That's a stunning verse, isn't it? "Destroy them in Your faithfulness." Wow. Is it right for David to pray that way, destroy them? Well, beloved, think about it this way: part of the name of God as we saw in Exodus 34 is God said, "By My name I will by no means clear the guilty. I'm a God of justice." Do you know what? When we pray for God to be a just God, we appeal to one of his unchangeable attributes. When God displays his justice, do you know what? There are consequences to evildoers. You see it in Revelation 11, for example, in the New Testament, that God will destroy the wicked and the truth of Scripture is that unrepentant men will face God in justice and in wrath. This is serious stuff and people say, "Well, I'm not sure David should have prayed that way." Listen, listen, if God is a God of justice, then don't we have a privilege, a prerogative, don't we even have a responsibility to appeal for justice? And if justice is exercised, beloved, there will be consequences for evildoers.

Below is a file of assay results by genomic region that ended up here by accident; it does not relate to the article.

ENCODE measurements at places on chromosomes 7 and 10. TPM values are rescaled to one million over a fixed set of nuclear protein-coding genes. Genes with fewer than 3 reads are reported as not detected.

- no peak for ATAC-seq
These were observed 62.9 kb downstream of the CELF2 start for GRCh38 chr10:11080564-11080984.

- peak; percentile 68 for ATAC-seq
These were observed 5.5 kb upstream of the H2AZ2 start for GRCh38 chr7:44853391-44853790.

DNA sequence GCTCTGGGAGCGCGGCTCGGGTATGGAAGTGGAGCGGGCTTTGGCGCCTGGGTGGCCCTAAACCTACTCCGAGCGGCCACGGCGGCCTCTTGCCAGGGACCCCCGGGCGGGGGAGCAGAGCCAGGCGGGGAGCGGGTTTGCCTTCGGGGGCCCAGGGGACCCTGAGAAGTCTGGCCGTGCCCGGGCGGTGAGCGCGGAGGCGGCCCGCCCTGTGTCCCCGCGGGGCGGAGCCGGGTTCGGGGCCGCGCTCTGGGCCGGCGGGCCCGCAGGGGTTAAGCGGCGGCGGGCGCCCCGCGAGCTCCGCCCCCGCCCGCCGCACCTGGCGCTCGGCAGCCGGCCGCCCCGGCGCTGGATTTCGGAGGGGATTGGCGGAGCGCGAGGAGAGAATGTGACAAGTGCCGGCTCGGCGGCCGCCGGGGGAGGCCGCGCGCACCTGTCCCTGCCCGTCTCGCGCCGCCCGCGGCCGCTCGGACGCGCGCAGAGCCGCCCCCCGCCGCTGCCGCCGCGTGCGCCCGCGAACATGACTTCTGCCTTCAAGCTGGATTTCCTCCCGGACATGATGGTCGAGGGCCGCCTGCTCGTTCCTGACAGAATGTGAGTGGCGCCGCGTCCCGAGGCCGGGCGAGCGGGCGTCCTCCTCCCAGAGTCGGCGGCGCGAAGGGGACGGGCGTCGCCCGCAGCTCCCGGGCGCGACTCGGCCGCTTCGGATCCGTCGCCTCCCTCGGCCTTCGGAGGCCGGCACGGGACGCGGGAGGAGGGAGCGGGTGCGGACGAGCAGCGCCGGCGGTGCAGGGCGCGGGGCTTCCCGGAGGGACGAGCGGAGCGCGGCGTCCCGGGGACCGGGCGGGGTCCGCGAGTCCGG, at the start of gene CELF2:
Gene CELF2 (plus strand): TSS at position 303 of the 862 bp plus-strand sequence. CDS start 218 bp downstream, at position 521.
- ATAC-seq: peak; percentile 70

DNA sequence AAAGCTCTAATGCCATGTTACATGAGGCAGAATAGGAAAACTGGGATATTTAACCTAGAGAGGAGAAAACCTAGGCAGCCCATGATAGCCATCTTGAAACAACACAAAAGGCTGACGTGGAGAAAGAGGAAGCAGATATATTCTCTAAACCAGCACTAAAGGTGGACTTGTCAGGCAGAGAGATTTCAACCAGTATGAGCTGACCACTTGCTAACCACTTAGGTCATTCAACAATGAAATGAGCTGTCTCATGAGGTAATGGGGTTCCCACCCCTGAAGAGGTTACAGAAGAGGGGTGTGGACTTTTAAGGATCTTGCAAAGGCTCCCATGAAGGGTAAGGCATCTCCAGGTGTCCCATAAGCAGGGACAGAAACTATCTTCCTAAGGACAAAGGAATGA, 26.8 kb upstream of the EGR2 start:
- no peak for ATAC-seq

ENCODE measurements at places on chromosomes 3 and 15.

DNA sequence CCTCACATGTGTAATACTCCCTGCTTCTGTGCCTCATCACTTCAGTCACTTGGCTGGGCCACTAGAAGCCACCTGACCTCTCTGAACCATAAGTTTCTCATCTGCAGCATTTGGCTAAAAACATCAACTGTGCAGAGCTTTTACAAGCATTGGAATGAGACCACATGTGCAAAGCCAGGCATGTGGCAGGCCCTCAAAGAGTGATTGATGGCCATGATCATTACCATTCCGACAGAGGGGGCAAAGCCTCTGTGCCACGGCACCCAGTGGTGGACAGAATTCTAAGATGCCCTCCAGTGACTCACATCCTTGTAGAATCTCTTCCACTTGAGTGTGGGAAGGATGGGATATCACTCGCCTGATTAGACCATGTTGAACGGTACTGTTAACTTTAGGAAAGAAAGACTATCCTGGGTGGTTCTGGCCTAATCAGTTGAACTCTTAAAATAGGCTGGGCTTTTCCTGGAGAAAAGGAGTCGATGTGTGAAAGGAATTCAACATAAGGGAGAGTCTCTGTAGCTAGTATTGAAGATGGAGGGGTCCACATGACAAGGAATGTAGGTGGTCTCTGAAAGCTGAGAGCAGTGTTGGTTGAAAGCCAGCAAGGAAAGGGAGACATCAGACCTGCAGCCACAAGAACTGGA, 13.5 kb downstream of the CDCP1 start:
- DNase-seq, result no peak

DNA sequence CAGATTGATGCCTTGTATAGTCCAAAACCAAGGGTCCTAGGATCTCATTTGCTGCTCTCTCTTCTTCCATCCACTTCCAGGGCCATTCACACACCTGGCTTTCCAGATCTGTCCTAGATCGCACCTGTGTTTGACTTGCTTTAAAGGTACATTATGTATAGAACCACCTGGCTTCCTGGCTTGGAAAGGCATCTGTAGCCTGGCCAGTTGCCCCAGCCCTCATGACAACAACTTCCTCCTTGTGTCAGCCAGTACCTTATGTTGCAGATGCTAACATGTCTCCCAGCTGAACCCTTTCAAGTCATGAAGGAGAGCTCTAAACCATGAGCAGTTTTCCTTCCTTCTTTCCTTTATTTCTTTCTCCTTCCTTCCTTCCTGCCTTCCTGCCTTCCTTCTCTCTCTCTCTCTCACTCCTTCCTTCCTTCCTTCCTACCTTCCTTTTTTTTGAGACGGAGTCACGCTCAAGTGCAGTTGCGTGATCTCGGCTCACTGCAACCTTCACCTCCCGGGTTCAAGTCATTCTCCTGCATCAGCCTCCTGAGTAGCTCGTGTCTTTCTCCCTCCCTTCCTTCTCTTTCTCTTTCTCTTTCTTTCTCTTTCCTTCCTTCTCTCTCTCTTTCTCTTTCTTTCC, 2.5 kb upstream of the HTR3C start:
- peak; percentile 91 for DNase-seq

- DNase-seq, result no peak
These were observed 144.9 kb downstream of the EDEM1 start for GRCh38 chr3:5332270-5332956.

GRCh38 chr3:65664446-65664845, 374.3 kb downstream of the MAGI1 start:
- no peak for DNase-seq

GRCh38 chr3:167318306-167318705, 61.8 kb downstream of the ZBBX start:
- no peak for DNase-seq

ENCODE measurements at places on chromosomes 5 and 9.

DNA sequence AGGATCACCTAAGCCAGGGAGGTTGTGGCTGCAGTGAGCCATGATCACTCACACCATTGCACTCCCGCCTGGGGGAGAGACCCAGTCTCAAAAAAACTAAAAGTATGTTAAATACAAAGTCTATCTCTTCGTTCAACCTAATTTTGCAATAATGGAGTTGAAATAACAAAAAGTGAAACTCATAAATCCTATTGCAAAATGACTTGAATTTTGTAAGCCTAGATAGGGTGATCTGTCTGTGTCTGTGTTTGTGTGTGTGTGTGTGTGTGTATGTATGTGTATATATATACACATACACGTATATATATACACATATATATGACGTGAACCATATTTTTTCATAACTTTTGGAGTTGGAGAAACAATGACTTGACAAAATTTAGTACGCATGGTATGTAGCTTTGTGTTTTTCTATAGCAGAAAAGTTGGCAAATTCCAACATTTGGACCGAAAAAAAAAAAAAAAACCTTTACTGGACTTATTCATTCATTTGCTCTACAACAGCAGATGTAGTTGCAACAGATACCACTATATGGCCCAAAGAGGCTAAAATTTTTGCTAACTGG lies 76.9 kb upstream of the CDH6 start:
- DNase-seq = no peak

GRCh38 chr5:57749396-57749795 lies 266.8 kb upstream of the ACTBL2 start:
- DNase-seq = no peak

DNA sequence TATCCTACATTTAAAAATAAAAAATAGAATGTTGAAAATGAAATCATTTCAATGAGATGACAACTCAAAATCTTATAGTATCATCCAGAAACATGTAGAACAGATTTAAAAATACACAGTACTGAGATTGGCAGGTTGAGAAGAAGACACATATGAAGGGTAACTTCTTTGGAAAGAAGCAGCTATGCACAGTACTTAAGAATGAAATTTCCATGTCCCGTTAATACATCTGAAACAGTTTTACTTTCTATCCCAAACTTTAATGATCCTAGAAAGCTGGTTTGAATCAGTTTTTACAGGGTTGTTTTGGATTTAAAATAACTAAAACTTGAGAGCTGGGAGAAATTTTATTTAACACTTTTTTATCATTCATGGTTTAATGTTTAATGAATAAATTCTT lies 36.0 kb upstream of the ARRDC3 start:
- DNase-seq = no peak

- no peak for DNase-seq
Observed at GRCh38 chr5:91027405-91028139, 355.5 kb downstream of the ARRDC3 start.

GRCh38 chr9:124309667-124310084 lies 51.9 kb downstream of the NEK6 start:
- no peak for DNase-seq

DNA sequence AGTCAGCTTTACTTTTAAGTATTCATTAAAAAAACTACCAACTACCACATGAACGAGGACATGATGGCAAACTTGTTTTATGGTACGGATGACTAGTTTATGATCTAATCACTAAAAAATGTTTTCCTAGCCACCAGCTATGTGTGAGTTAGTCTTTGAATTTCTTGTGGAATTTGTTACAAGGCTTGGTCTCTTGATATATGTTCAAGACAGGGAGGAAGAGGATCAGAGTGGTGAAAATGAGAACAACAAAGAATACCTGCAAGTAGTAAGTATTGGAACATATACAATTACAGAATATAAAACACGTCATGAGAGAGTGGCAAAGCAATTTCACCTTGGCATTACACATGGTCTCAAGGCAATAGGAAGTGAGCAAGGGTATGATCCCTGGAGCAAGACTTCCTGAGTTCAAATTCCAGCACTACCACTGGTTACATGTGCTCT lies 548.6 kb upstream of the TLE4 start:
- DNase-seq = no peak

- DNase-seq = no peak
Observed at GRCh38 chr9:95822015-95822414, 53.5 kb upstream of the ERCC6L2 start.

And let me remind you of something really important of what David is doing and what he is not doing here. We won't take the time to look at it but as you read the life of David during the course of Saul pursuing him, on at least two different occasions he had the opportunity to slay Saul and refused to do so. He could have killed Saul because Saul was unaware of David's presence. He could have struck him down and that would have been the end of it but he didn't do it. What does that say about David? What does it say about the nature of this prayer? It says that David refused to take matters into his own hands. He left room for the vengeance of God. He left room for the wrath of God as Scripture speaks about in Romans 12. He did not take matters into his own hands but he brought the matter before God and laid it before the name of God and said, "God, I just ask You to act according to Your name and I will leave it with You. I will not take revenge on my own." What he's saying is, "God, they are evil. It's going to boomerang on them." What those men who are pursuing David sent out in human malice and threw it out like an Aussie boomerang, it's going to come back on them, energized not simply by the human motivations that started the process but energized by divine retribution on guilty people who have no regard for the law of God. So when David prays, "Destroy them in Your faithfulness," beloved, he is not wickedly longing for personal revenge here, he's asking God to vindicate his character and when God vindicates his character, there are consequences to it for those who oppose him. There is no sin in his heart. He is appealing to God's unchanging name for urgently needed protection. God is a God of justice and righteousness as well as a God of grace and mercy. So David here as he affirms his trust in God in the things that he says here in verse 5, his affirmation of trust, leads him to anticipate the fall of his enemies. "God, this cannot come out well for them because Your justice guarantees it and therefore, Father, work out Your justice according to Your will and I will trust You and I will keep hands off until You act and not take matters into my own hand," as shown by the way he refused to lift his hand against Saul.